What did your business tweet in the wake of the Boston Marathon bombings? What did you post to Facebook?
Whether you chose to send a heartfelt message to your business’ social media followers or ride out the week in silence, chances are you were a little unsure of how to proceed in the midst of such a tragedy.
Unfortunately, there’s no book of etiquette on how to handle social media marketing when the headlines turn horrific. There are, however, several schools of thought on how businesses should use social media to react to tragic events. [Read related article: Your Customers Love a Good Story. Tell One]
BusinessNewsDaily recently spoke with several public relations experts about the do’s and don’ts of social media marketing in the days following a national tragedy like this month’s Boston bombings.
If you don’t have anything nice to say …
Some experts believe that if you can’t find the right words to say after tragedy strikes, it’s best not to say anything at all.
“You may decide to just say nothing for a day or two or whatever time seems reasonable given the nature of the event,” said Marsha Friedman, CEO of EMSI Public Relations.
“Sometimes, saying nothing at all speaks volumes,” Friedman said.
Mum is never the word
But not all the experts agree on keeping quiet. Chris Dessi, founder and CEO of social media management company Silverback Social, said that silence is never the right response to a tragic piece of news.
“The faster you can respond to anything in any direction, the better,” Dessi told BusinessNewsDaily.
Beyond being just another marketing tool, sites like Facebook and Twitter provide an outlet for popular sentiment in the wake of tragic events, Dessi said.
“People expect a brand to be listening and expect a brand to be reacting as news is happening.”
Don’t get caught off guard
In order to react swiftly in the wake of major events, Dessi recommends having a social media strategy at the ready.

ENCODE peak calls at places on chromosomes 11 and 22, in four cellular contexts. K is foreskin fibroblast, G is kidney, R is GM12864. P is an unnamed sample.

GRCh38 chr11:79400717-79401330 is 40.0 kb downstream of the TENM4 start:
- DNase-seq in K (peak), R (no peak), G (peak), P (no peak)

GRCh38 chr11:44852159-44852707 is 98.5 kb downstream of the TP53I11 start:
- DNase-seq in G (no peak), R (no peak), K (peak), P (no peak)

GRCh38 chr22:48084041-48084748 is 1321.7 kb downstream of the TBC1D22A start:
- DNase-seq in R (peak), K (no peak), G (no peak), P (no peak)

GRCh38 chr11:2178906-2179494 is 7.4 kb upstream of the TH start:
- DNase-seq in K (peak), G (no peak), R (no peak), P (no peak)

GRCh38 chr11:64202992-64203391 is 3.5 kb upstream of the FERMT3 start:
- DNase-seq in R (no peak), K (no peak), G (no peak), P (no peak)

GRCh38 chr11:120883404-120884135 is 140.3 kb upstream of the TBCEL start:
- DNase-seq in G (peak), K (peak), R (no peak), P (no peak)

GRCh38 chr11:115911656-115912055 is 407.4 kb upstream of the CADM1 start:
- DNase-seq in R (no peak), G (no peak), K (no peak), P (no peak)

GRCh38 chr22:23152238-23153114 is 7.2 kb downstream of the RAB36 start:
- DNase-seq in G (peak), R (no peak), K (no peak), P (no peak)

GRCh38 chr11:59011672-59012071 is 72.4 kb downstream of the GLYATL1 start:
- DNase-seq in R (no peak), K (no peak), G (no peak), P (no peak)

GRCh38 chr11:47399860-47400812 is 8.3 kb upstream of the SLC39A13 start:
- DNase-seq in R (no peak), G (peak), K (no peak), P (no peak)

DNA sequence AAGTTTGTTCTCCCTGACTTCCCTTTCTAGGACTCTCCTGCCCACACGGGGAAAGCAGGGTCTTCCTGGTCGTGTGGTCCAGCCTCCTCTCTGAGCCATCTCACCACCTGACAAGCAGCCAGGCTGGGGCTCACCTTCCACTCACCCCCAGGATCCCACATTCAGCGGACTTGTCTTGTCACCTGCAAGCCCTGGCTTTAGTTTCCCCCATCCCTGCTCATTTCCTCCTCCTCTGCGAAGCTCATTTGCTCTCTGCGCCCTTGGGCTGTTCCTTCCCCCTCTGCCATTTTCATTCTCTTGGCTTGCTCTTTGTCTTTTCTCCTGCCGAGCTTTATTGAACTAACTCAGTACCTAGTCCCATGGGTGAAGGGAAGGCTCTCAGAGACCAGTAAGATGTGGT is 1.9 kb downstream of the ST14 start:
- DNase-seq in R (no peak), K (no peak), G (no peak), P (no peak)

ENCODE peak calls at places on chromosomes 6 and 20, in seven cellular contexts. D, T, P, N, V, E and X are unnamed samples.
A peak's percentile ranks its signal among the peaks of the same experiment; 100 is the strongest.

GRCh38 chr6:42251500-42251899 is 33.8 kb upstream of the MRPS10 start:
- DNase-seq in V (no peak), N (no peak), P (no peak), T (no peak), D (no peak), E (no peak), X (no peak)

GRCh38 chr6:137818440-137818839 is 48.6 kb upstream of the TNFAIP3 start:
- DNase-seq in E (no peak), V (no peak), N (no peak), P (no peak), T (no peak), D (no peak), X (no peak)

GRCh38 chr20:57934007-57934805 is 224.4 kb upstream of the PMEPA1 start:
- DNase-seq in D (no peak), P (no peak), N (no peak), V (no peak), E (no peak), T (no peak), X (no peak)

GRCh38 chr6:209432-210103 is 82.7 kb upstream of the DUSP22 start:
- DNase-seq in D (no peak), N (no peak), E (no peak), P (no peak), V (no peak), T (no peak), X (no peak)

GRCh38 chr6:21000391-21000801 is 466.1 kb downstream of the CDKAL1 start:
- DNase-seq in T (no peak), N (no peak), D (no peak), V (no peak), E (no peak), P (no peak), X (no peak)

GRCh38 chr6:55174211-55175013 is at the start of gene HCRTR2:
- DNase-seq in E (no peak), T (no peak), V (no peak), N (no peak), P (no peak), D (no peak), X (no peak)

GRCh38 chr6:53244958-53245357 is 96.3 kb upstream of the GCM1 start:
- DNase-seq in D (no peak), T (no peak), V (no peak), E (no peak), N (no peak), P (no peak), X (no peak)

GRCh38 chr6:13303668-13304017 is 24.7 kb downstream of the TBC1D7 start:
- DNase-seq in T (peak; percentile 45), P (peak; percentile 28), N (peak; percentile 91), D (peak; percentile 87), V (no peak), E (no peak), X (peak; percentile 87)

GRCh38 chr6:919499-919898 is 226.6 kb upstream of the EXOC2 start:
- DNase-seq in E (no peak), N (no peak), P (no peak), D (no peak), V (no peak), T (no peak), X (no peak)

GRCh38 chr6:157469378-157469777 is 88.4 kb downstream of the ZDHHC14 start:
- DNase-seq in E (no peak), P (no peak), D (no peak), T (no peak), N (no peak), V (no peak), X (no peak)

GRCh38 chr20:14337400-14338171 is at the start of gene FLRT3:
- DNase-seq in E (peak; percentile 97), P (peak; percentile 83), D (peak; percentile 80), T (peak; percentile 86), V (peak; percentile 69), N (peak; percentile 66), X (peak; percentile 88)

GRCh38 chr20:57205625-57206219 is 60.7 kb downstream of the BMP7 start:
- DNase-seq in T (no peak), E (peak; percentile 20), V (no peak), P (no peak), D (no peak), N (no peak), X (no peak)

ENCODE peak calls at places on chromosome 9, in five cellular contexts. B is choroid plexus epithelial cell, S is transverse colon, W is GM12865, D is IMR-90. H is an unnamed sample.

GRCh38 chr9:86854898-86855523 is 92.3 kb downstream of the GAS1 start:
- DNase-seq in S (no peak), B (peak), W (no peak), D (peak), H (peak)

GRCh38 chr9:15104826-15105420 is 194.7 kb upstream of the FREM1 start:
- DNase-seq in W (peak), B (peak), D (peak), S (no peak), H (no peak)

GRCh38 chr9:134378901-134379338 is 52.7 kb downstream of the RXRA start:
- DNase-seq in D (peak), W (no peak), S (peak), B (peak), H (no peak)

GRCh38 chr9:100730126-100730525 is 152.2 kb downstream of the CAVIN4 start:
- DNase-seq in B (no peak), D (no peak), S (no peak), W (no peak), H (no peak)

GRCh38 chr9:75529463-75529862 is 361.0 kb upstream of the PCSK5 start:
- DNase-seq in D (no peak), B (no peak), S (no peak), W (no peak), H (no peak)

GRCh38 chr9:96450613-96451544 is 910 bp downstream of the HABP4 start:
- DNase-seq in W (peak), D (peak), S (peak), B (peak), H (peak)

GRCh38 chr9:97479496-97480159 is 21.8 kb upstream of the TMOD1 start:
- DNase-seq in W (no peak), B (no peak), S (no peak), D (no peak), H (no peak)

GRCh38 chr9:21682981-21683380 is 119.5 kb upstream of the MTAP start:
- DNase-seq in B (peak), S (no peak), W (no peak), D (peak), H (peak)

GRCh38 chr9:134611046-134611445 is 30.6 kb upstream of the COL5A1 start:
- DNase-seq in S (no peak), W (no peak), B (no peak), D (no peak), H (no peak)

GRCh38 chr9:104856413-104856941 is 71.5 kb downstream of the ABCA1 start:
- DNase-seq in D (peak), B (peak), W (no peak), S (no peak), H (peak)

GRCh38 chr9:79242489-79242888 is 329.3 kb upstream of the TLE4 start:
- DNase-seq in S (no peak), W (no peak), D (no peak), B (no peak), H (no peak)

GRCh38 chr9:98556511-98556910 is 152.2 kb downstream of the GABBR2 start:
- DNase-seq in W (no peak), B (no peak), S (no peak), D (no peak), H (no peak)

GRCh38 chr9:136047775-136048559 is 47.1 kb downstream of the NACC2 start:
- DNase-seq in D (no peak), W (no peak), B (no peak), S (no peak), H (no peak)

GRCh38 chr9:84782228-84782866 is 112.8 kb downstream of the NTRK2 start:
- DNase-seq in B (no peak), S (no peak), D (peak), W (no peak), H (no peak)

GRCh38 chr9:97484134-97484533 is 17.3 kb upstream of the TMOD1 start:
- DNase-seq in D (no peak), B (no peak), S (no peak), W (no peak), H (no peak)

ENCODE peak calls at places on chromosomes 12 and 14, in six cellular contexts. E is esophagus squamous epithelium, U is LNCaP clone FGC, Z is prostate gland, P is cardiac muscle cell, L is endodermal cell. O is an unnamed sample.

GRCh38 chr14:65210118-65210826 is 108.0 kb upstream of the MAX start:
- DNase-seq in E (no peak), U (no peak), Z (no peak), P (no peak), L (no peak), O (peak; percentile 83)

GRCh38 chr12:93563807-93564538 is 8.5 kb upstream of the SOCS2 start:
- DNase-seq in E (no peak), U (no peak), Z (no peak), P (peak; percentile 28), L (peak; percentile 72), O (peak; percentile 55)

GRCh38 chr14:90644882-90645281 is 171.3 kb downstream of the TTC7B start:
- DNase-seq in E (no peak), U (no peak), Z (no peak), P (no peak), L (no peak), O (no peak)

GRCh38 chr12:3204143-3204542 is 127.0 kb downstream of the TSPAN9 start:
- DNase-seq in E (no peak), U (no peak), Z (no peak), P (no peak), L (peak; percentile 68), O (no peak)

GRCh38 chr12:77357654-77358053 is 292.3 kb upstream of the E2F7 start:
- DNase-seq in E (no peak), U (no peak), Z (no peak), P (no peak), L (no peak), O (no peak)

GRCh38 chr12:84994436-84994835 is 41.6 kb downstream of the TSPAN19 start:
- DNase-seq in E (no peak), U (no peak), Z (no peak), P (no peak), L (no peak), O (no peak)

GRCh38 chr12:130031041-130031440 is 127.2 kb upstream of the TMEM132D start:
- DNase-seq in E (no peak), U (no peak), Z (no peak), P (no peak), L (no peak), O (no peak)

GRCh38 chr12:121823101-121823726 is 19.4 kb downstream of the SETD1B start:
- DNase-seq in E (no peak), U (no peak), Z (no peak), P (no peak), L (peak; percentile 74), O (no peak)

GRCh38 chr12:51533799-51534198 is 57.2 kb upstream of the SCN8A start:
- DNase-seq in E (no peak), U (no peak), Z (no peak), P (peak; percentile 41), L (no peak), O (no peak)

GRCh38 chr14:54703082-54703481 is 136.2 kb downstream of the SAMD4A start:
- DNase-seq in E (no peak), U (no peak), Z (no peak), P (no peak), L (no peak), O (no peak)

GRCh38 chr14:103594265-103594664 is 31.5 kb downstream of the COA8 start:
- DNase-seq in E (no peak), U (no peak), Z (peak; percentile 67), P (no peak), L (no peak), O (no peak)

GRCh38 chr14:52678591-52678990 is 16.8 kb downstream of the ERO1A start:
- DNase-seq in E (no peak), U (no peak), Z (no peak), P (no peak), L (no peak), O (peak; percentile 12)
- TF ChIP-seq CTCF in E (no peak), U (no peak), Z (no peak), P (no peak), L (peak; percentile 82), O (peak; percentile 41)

“There should be an internal process in place to interact with social media on highly sensitive issues as they’re breaking,” Dessi said.
The first step in establishing this “chain of command” is knowing what your brand would say in the event of tragedy.
“Step out of the marketing voice,” he said. “Be a megaphone from the core of the brand.”
Finding your brand’s inner voice means knowing what words and phrases you use often and understanding what is deemed acceptable and not acceptable in your specific social media circles, Dessi said.
Once a business has cultivated a plan for creating appropriate responses, it needs to have a process in place that dictates who approves sensitive social media messages before they are posted.
Dessi suggested that this heightened awareness and sensitivity is what modern consumers expect from the businesses they follow online.
Speak from the heart
One thing that all the experts we spoke to agreed upon is the need for businesses to choose their words carefully when posting to social media after a major news event.
“Never use a national tragedy as an opportunity to sell your products or services,” said Eric Richard, representative of Appointment-Plus, a digital software company that integrates with major social media networks.
“It’s not only in bad taste, but could have far-reaching consequences among your customers and social media followers.”
Take, for example, American Apparel’s notorious “Hurricane Sandy Sale,” which Friedman cites in her article as one such callous marketing gimmick gone awry.
Targeting customers in the northeast, the brand’s late October email blast advertised a 20 percent off sale for those “bored during the storm.” Thousands of hurricane victims who had just lost their homes — or at the very least, their electricity — were angry about the marketing scheme.
And many of those angry customers took to Twitter to vent their frustration. Some even threatened to boycott the company forever.
To avoid a similar fate, Friedman recommends taking a look at what other businesses and brands are saying on social media sites — and how users are reacting — before posting your own message.
Check your calendar
The only thing worse than committing a marketing faux pas in the wake of a tragic event is letting your social media management site make one for you.
If you use sites like HootSuite or CoTweet to schedule automated posts, Friedman recommends turning them off immediately.
“If people don’t find them insensitive and uncaring or silly, they’ll likely conclude your messages come from a robot — not a real person — which is just as bad,” she said.
Richard agreed with Friedman’s anti-automation message.
“The last thing a business wants is a posted message or tweet deemed offensive or insensitive,” Richard said. “It’s easy to lose track of scheduled messages, so be sure you properly manage these and know what’s going out and when.”
How can you help?
The only thing businesses should be offering customers in the wake of a tragedy is a helping hand, Friedman said.
Whether the misfortune you’re responding to is a violent act or a natural disaster, you might be able to use your business’ social media pages to help victims. Consider dispensing updated information about police alerts or evacuation routes to your followers.